Nov 2020 Blogathon: Max Plata 1

It is Brelby tradition to dedicate the month of November to giving a platform for our artists to share their stories. This month our annual Blogathon theme is “Shifting Perspectives”. We’ve spent a large portion of 2020 with our stage dark, but that doesn’t mean that our artists haven’t been growing, changing and creating. This year we asked them, “How has the pandemic impacted your perspective on theatre, the arts, and life? What are your hopes for the future of theatre?”
Enjoy this year’s series.

Max Plata

I’m a fixer. When I find a problem, or a task that needs to be completed, I jump to it. I don’t hesitate, I don’t over analyze, I just get to work. Sometimes, this trait isn’t the most ideal, and I’ll find myself trying to fix others’ problems instead of just listening to them. But often, this trait is a good thing. It’s how I’ve fixed my way into a job as a stage manager, and into a creative life that’s fulfilling.

But in March, the pandemic presented a problem I couldn’t fix.

The last couple shows at ASU shut down. My classes went online. My summer gigs got canceled. Everything fell apart, seemingly all at once, like a switch had been flipped. It was scary, and it was confusing, and it was the first time in my life I’ve felt helpless in the unique way that accompanies a global emergency.

Like many others, I spent a lot of time doomscrolling my days away, reading article after article trying to grasp the numbers. I watched Broadway shut down, local theatres cancel their seasons, friends and peers lose their jobs. I lost my own for a while. But, like we were all forced to do, I did my best to adapt.

I told myself I’d use this opportunity, this pause in my life, to be productive. I’d read more books. I’d start up a new hobby. I’d finally tackle those outlines I have sitting and pump out a couple plays over the summer. I’d be fresh for the fall semester, better than I was before.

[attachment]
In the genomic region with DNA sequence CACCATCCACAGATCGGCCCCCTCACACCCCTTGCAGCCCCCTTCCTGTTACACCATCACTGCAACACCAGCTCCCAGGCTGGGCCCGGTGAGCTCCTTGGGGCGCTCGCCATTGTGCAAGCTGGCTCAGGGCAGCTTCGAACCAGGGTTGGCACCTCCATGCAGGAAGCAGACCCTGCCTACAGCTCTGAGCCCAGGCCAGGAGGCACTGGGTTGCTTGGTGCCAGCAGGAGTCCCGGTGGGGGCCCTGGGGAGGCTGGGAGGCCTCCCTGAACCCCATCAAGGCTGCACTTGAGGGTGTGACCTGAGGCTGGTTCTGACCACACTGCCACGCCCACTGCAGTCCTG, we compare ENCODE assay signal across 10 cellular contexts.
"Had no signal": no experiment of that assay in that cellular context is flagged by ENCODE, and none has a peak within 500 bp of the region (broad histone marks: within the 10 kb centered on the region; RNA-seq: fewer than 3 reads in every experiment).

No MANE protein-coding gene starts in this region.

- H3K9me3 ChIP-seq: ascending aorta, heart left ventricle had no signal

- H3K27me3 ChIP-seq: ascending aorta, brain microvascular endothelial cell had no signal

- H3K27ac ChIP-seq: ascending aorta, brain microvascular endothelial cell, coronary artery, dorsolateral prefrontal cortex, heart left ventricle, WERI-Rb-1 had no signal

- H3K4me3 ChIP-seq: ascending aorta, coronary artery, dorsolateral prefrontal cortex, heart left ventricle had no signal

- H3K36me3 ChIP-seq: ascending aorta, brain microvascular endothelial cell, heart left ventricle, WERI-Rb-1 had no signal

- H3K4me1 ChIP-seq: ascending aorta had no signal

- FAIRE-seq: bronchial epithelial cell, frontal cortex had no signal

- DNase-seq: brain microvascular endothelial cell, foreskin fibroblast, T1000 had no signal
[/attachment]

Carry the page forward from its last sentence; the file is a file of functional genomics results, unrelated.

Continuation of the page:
And none of that happened.

And I spent most of the summer completely unable to be creative, paralyzed by what was going on in the world.

So instead of fixing my life, all that unmanageable chaos I couldn’t possibly control, I had to learn to fix my mindset. I had to learn to forgive myself – something that I think a lot of artists don’t practice enough.

Forgiving myself, for not checking every task off my to-do list for the day. Forgiving myself, for watching a movie or taking a nap instead of reading a book. Forgiving myself, for not being able to create art when I struggle to find a reason to get up in the morning.

With the closing of our theaters came conversations about our lives as artists, conversations that I think could benefit from fostering a culture of self-forgiveness. Theatre makers work in an environment that demands the most from them at all times: 60-hour weeks, for weeks at a time; physically demanding work that perhaps should be assigned to two people, but is instead assigned to one underpaid artist forgetting to eat in between meetings and rehearsals. It’s unhealthy. But, forced by the hand the world has been dealt, we’ve had time to pause and discuss the systemic issues within the industry that force us into these harmful lifestyles.

As a young person, seeing the industry which I’ve yet to formally enter hold space for difficult conversations has been encouraging. It means that people are thinking of not only themselves, but of my new generation of artists that will inherit an unjust system. They’re putting in the work, the pain-staking labor that will keep our industry alive and thriving once we’re able to make art together again.

But as we work, no matter how long we’ve been in the industry, I think it’s important to remember to forgive ourselves. Forgive ourselves when the work gets done slowly, rather than all at once. Forgive ourselves, if we fall back into unhealthy habits to keep our heads afloat. Forgive ourselves if we need to step away – because everything is hard right now, and there’s no shame in stepping back to take care of yourself.

It’s good to be a fixer, in a world that needs fixing. And if there’s one good thing the crushing dread of this pandemic has done, it was teaching me that I need to forgive myself when I can’t fix everything. 

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